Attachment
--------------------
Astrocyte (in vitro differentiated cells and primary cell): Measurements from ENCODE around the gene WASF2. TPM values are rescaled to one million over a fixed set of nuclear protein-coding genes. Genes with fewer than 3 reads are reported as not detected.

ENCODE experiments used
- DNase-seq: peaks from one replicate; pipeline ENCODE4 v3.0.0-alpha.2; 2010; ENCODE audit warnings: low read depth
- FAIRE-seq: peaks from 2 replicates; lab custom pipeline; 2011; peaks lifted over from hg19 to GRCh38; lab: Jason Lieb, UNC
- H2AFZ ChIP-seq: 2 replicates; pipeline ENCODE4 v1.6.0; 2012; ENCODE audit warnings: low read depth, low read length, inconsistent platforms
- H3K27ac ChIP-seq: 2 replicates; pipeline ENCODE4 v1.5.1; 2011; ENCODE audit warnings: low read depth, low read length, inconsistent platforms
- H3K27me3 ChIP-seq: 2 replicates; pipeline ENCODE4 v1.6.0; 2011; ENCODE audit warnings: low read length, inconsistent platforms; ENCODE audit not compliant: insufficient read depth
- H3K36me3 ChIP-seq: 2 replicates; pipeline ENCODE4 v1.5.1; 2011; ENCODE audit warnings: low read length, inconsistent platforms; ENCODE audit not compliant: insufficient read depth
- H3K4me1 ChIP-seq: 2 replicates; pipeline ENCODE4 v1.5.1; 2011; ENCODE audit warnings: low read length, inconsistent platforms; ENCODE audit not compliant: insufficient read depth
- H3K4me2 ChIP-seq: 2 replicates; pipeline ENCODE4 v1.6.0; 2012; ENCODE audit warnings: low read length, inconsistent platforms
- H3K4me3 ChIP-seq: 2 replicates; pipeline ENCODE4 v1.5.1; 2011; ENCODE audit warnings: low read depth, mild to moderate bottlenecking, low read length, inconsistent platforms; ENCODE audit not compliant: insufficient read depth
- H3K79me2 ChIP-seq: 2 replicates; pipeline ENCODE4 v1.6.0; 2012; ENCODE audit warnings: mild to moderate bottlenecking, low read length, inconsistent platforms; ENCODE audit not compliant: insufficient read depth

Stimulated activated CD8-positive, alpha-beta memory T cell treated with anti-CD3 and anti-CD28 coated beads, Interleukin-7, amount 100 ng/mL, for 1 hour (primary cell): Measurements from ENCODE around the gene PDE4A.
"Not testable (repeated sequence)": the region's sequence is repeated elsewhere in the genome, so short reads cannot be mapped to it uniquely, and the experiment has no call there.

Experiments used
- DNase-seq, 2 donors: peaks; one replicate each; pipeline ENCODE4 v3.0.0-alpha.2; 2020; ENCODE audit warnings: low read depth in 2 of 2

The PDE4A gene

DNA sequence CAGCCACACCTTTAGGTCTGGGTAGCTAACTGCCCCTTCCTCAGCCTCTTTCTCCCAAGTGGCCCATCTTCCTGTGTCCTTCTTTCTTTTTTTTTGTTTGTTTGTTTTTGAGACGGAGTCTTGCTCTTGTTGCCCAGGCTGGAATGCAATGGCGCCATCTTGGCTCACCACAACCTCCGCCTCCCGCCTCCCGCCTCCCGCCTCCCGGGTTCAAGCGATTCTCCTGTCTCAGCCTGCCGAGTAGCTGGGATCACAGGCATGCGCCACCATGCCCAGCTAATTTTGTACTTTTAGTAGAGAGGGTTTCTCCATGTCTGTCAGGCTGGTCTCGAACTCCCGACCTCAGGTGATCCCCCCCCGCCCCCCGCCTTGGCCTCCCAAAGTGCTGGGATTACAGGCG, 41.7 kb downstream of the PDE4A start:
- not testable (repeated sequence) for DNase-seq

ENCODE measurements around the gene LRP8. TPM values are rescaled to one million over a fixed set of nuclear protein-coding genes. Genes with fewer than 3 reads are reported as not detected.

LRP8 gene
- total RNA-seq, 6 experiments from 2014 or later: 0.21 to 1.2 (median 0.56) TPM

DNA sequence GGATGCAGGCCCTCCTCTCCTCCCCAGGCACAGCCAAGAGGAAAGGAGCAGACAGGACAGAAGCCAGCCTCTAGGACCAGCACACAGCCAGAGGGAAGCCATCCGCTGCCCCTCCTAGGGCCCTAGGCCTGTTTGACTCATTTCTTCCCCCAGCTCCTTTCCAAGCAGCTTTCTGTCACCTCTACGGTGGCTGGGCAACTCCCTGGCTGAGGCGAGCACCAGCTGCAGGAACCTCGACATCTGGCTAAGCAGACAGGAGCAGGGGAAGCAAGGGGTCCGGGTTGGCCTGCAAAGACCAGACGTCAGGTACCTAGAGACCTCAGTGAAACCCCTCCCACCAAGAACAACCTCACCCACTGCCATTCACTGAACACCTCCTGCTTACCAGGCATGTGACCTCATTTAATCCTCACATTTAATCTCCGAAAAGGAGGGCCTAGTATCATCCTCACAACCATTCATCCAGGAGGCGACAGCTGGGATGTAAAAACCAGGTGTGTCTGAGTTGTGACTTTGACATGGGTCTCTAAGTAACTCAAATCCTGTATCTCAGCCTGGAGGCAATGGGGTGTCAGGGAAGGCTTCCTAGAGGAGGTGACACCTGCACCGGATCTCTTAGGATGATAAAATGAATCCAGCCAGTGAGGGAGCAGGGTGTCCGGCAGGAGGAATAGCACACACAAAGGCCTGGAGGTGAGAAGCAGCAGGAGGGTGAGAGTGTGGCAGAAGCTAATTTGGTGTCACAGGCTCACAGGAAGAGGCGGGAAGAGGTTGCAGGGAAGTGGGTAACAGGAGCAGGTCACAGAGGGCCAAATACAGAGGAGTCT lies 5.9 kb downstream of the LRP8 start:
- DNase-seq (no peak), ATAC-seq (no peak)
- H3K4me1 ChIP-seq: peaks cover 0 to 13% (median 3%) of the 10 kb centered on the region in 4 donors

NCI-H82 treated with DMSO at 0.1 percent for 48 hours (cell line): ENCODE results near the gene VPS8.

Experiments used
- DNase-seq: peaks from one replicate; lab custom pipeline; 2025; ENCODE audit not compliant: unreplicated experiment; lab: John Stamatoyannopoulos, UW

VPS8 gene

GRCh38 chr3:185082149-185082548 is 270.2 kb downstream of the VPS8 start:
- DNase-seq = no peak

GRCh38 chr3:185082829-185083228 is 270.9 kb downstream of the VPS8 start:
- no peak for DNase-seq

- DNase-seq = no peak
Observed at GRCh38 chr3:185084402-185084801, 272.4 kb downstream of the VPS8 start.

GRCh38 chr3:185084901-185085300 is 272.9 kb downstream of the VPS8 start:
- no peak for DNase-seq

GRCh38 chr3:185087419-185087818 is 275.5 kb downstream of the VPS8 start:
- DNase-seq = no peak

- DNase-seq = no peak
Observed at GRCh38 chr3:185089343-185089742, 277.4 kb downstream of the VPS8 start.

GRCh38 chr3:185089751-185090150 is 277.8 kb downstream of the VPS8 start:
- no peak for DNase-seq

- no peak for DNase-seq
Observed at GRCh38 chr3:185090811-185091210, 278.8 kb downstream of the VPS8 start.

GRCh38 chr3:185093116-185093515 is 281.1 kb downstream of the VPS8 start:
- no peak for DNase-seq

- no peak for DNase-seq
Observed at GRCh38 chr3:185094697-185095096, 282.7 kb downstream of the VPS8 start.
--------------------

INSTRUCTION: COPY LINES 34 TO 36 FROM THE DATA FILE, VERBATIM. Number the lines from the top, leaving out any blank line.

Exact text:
- DNase-seq = no peak
Observed at GRCh38 chr3:185084402-185084801, 272.4 kb downstream of the VPS8 start.

GRCh38 chr3:185084901-185085300 is 272.9 kb downstream of the VPS8 start: